In general, minimize shadows which obscure vision and maximize light everywhere. Install adjustable rods and pullout shelving in closets ($100-$300 for closet systems) and cabinets ($30-$80) so any one of any height can use them.
To avoid slip-and-falls, eliminate area rugs or secure them with double-sided rug tape ($12). Also arrange furniture and belongings, so there are no obstructed pathways. Place a bench in your shower (shower bench $39-$75) and inside and outside of your entryway. It can be used as a seat or a spot to rest supplies or packages.
Outside, grade the yard to slope up to the house, so there's no need for steps. If you're a gardener, build raised flower beds so they can be reached easily. For heavy duty renovations like building wider doorways and halls or renovating a bathroom or kitchen, call an expert.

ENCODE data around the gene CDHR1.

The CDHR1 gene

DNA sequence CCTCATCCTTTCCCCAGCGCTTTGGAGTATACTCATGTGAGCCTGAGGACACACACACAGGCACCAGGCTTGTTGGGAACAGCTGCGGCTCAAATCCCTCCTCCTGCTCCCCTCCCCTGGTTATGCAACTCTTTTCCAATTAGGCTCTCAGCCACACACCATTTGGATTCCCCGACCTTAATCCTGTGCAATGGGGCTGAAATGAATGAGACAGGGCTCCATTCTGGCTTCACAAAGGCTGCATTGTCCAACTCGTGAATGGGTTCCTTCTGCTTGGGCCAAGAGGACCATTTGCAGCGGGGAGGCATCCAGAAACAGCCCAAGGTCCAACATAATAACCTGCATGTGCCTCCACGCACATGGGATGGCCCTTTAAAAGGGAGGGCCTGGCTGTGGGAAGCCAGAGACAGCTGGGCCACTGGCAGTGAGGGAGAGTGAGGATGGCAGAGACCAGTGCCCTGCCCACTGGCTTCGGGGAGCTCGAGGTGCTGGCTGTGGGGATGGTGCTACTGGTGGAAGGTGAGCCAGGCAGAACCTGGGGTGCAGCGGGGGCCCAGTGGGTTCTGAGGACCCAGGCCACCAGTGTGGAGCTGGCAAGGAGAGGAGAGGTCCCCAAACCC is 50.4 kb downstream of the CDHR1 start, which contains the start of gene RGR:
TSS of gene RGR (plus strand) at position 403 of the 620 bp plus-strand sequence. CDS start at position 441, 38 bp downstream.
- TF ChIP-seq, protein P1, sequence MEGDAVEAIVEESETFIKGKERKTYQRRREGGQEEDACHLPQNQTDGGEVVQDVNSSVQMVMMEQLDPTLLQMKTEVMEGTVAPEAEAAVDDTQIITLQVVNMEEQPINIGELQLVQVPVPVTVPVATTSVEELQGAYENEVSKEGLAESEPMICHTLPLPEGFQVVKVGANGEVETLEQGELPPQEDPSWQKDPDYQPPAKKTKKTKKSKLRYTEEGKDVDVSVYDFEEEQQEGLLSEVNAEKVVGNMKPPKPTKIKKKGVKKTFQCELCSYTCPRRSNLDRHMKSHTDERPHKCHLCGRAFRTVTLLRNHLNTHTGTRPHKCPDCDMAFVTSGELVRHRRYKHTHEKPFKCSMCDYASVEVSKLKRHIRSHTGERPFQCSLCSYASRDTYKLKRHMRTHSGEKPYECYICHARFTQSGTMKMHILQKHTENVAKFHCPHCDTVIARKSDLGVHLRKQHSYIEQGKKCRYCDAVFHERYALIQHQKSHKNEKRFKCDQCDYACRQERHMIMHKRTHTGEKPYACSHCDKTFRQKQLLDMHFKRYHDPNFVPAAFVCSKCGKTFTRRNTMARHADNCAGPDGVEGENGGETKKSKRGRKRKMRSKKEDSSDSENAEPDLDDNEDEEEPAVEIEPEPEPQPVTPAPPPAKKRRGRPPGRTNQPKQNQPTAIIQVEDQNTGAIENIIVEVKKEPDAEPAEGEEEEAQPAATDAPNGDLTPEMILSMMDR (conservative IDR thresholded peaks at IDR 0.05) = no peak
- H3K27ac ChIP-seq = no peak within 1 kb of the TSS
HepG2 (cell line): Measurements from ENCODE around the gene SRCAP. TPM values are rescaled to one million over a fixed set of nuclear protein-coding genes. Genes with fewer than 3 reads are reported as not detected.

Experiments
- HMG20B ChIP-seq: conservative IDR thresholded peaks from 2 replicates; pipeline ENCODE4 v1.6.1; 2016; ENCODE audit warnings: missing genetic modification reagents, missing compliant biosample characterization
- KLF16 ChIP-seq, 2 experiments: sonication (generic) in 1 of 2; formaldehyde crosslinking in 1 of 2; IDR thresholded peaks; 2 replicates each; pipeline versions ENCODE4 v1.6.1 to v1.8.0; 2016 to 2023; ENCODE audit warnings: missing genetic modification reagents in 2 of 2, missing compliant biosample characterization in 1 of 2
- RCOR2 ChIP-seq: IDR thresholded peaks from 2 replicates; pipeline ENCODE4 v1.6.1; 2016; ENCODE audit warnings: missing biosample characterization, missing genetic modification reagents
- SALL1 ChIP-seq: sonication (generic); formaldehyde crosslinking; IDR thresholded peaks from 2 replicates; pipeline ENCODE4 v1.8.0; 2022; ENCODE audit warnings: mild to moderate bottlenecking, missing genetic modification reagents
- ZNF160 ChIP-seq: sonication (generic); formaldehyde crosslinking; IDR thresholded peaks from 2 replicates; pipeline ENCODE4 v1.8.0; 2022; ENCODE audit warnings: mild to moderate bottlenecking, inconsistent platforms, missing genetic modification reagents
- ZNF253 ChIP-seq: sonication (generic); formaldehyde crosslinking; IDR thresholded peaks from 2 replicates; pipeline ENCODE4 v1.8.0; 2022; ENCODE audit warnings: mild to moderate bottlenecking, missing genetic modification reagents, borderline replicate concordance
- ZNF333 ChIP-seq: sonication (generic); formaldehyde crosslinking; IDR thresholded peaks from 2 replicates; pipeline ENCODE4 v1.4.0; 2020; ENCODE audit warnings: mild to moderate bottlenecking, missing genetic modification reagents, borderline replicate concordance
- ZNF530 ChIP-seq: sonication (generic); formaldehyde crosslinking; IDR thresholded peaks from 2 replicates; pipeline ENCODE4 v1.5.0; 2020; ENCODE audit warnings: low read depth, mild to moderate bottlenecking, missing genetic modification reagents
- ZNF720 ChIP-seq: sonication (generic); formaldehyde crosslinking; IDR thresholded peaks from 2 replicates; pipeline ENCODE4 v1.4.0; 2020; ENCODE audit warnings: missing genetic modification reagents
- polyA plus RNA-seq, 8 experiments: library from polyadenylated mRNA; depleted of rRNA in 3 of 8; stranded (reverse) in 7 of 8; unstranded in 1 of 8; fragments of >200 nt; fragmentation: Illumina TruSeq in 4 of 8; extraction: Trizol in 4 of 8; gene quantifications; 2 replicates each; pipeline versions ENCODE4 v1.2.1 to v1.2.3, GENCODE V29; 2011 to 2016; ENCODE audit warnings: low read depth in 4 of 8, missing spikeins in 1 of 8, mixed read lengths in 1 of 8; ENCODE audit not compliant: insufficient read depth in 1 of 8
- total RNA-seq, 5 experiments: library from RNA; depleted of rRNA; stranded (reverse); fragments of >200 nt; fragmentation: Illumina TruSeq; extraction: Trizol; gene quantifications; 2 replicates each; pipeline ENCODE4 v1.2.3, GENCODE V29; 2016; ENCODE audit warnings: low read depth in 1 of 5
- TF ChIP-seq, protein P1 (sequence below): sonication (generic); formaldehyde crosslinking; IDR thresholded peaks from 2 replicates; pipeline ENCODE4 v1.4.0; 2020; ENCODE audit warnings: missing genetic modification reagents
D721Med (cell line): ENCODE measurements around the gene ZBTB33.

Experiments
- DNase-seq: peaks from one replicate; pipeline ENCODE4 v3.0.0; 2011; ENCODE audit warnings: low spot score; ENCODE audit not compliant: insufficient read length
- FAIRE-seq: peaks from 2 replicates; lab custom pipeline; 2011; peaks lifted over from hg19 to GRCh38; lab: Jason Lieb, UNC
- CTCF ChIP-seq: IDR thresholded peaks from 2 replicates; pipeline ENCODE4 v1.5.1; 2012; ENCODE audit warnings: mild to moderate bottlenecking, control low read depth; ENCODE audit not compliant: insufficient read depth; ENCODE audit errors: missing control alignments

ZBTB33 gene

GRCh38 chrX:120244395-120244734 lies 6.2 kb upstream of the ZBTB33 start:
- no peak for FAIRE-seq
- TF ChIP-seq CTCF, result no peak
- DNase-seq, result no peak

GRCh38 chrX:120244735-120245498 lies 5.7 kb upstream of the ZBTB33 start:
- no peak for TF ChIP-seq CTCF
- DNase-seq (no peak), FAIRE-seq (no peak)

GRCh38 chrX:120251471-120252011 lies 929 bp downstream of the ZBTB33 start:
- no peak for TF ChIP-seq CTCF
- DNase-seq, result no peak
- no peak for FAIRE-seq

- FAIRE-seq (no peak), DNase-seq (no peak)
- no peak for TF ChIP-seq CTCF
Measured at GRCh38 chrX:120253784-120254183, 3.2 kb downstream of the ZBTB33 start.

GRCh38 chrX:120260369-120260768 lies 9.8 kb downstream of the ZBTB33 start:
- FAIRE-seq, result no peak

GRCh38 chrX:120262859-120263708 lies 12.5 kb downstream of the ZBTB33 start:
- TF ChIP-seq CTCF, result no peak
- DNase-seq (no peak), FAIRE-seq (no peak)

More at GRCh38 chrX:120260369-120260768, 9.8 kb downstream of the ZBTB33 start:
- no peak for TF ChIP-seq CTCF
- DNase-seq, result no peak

The NAHB offers a searchable directory of Certified Aging-in-Place Specialists nationwide. The list includes remodelers, builders, architects, consultants and suppliers.
When talking with your expert, consider countertops of different heights in the kitchen and bathroom to accommodate a person sitting or standing.
Add handle bars ($40-$60) in the bathrooms that can double as towel racks and install toilets that are at seat height ($108-$400). Swap out the regular showerhead ($10-$75) for a handheld one, so anyone regardless of age, height or ability, can maneuver it.
Put railings ($11-$15) on both sides of the staircase, which will even help those suffering from a temporary injury like a dislocated shoulder, AARP's Ginzler says. And replace old windows that require lifting to open with ones that can open with a crank or slide to the side.
"By making these changes now, if you end up with an unfortunate accident, you won't have a problem getting around your house" she says.
Unfortunately, Eisenberg's husband only enjoyed the universally designed bathroom for three weeks before returning to the hospital for more surgeries. After rehab, however, she expects the bathroom will come in handy again.
"My husband told me that of all the things I've done for him over the last year and a half, that was the nicest thing I had done," Eisenberg says. "It made him feel comfortable to come home."